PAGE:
The Price of Pretrial Release: Can We Afford to Keep Our Fourth Amendment Rights?

AuthorMelanie D. Wilson
PositionAssociate Professor, John Marshall Law School, Atlanta

    Associate Professor, John Marshall Law School, Atlanta; former Assistant United States Attorney (1999-2005); J.D., University of Georgia School of Law. I thank Professors Anne Proffitt Dupre, Michael J. Lynch, and Daniel F. Piar for their insightful comments on an early draft of this Article.

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The Fourth Amendment1 is designed "'to prevent arbitrary and oppressive interference by law enforcement officials with the privacy and personal security of individuals.'"2 The Eighth Amendment prohibits the government from imposing excessive bail in cases where it is proper to grant bail.3 This Article looks at the intersection of these two federal constitutional provisions in the context of federal bail determinations and asks whether arrested persons can "choose" to relinquish some or all of their Fourth Amendment rights in exchange for pretrial release from detention and, if so, under what circumstances and with what, if any, limits.

The ability or inability of an arrested person to relinquish some privacy and liberty rights to gain pretrial release is a significant issue because tens of thousands of people are charged with federal crimes every year.4 Once charged, each person appears before a federal judicial officer, usually a magistrate judge, for a decision on whether he or she will await trial while enjoying the comforts of home or, instead, be confined in jail until the charges are adjudicated.5 Many defendants are detained in jail until trial.6

The Bail Reform Act establishes the standard for pretrial release in federal court.7 The presiding judicial officer applies the Bail Reform Act to determine whether there are conditions of release that will ensure the arrested person's appearance at trial and protect the safety of thePage 162 community in the meantime.8 However, the Bail Reform Act does not address whether defendants can be asked or required to relinquish some of their Fourth Amendment rights as one of the conditions of pretrial release.9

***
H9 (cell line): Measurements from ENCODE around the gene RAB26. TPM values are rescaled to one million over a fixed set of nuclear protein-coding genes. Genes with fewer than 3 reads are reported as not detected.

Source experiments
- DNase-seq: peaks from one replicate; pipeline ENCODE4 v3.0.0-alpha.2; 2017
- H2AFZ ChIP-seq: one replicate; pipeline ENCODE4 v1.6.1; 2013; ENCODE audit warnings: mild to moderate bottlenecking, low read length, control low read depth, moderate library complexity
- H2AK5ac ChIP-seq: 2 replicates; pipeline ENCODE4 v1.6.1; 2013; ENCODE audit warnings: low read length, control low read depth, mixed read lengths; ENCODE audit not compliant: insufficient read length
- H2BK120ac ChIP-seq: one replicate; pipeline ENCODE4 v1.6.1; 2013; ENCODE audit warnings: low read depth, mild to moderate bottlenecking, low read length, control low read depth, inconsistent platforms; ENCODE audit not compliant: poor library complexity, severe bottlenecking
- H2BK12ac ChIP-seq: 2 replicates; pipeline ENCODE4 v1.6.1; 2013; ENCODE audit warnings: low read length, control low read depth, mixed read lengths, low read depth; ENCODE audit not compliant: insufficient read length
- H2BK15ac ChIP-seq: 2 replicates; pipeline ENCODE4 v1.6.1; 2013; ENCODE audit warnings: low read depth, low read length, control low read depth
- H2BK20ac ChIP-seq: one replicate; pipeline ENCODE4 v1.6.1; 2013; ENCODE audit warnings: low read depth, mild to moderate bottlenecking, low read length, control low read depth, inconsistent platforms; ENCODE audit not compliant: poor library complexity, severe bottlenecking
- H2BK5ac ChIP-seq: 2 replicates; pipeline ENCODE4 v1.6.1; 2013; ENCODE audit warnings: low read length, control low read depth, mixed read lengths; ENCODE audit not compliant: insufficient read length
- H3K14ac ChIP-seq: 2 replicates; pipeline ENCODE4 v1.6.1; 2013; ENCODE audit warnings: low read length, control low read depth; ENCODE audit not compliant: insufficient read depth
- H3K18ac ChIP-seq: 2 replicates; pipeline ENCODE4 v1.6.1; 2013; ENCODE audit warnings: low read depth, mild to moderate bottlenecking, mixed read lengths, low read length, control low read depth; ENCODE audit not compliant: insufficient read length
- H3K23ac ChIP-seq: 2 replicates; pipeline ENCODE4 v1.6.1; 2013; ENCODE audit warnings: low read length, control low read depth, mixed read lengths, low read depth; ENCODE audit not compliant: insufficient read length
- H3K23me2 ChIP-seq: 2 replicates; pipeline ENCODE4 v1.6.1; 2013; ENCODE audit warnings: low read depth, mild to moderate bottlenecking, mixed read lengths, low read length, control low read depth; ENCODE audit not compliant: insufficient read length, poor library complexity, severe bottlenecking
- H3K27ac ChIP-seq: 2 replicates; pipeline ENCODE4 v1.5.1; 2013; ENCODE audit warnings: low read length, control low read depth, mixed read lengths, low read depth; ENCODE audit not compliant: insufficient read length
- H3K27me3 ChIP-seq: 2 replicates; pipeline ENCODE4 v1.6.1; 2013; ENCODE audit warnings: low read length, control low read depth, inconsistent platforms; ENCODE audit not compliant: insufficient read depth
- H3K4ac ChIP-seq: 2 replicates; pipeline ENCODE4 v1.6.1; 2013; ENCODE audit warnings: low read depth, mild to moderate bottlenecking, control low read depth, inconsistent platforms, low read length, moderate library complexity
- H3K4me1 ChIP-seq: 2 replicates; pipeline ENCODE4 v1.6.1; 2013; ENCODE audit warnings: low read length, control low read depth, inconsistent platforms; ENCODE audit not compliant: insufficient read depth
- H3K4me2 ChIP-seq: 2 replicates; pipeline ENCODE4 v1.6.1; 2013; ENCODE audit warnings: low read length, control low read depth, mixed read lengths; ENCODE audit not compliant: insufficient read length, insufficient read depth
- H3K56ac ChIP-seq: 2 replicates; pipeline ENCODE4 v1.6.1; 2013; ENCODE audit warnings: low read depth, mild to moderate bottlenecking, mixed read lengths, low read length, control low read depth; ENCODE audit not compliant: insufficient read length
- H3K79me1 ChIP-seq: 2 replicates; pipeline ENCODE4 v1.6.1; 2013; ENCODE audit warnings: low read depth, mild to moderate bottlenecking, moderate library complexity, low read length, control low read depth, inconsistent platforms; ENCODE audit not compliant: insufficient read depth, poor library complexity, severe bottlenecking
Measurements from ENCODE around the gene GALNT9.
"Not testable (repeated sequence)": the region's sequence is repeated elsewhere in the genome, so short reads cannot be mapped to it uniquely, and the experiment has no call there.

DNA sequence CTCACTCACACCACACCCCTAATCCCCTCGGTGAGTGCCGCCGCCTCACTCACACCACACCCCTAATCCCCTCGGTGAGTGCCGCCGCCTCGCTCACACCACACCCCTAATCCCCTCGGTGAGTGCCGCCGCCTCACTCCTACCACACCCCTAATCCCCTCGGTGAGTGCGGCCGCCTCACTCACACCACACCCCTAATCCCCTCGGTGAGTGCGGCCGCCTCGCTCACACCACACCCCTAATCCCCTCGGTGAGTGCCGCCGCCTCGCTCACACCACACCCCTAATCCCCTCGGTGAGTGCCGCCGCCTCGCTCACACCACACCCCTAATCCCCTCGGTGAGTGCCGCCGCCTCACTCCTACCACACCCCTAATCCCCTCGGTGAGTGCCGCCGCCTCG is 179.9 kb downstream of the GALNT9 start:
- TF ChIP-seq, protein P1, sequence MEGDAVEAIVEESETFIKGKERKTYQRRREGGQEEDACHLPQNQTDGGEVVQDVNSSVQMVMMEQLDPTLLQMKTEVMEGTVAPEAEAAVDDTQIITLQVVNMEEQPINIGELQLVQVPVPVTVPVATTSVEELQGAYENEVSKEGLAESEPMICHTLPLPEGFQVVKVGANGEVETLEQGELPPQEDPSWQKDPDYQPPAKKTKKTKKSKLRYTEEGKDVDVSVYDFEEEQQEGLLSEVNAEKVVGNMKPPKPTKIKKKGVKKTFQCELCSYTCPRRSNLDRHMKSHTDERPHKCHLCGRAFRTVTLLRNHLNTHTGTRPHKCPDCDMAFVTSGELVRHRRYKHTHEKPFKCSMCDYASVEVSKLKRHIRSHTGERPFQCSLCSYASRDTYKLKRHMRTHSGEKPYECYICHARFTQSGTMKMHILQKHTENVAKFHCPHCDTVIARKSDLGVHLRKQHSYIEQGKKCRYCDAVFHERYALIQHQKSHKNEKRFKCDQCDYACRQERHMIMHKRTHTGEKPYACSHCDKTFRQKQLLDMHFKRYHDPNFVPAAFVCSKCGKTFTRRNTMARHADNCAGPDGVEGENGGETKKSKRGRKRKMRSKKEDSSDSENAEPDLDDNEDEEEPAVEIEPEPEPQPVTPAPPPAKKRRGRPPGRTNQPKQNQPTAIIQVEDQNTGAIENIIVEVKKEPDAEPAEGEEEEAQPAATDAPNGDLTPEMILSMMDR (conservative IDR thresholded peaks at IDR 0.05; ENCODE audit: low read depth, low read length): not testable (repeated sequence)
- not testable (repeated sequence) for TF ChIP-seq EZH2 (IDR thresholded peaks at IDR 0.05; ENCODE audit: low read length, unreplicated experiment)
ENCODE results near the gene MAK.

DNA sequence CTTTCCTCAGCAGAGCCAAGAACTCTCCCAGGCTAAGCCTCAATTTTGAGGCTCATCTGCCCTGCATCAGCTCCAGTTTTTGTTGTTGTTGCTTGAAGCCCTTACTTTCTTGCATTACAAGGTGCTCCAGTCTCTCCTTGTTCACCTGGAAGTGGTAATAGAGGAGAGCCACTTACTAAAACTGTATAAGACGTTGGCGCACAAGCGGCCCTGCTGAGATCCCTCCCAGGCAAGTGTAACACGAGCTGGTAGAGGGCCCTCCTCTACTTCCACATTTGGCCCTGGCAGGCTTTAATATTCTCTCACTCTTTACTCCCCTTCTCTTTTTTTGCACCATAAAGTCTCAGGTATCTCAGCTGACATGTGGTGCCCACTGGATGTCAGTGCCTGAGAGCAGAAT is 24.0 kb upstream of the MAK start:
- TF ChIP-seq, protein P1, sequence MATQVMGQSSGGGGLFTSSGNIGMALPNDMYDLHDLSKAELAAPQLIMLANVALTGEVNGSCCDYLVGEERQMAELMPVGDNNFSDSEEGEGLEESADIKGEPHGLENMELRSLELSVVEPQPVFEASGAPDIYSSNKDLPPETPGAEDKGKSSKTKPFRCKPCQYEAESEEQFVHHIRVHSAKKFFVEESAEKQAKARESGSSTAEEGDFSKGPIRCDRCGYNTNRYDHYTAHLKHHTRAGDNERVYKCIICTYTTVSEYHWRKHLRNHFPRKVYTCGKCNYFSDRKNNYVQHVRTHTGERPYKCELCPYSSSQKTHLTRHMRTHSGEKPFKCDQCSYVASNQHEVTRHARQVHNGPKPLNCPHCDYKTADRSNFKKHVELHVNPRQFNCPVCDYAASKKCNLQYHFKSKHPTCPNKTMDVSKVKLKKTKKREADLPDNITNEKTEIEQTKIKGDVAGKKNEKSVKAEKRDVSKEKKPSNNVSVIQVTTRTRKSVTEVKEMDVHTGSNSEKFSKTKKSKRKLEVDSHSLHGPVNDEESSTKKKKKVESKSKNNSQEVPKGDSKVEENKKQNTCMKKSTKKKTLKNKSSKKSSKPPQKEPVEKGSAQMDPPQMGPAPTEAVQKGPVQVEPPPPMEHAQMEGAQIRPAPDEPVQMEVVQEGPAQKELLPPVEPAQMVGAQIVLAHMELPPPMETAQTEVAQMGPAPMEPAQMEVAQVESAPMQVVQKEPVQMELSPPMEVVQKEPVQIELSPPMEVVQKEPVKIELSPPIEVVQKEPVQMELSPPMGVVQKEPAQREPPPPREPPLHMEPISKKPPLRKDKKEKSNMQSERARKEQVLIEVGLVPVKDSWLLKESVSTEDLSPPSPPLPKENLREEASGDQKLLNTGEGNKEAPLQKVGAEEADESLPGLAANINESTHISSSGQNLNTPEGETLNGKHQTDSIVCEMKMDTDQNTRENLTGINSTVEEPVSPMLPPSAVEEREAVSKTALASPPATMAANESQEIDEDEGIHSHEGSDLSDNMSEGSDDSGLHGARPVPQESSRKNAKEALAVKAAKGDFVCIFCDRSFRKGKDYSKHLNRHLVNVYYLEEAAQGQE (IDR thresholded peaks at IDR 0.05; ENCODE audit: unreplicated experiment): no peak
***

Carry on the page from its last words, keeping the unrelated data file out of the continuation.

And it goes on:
Likewise, the United States Supreme Court has not decided whether an arrested person is legally permitted to exchange Fourth Amendment rights for pretrial freedom. In fact, the Court has never resolved whether someone convicted of a crime validly waives his Fourth Amendment rights by "agreeing" to a blanket-search provision as part of his post-conviction release on probation or his post-incarceration supervised release.10 Although the Court has not settled either of these issues, it has, in other contexts, made relevant observations about a criminal defendant's relinquishment of one right to save another.11 For instance, in the context of reviewing a habeas petition in which an inmate claimed that he was put to an "impermissible choice" between exercising his right to appeal a criminal conviction and risking a potentially harsher sentence if he prevailed on such an appeal, the Supreme Court declared:

"The criminal process, like the rest of the legal system, is replete with situations requiring 'the making of difficult judgments' as to which course to follow. . . . Although a defendant may have a right, even of constitutional dimensions, to follow whichever course he chooses, the Constitution does not by that token always forbid requiring him to choose." . . . [T]he "threshold question is whetherPage 163 compelling the election impairs to an appreciable extent any of the policies behind the rights involved."12

While the Court has never excused criminal defendants from making tough choices, more than three decades ago it recognized that the government's power is not unlimited when it "needlessly chill[s] the exercise of basic constitutional rights."13 In some circumstances, the Court has deemed it "intolerable that one constitutional right should have to be surrendered in order to assert another."14 A recent decision from the Ninth Circuit reiterates the concept that the government's power is not boundless when it asks a criminal defendant to give up one constitutional right in favor of another.15 In an issue of first impression in the federal courts of appeal, aPage 164 divided panel of the Ninth Circuit concluded that an arrested person does not necessarily waive his Fourth Amendment rights even when he executes a rights waiver as a means of negotiating his pretrial release.16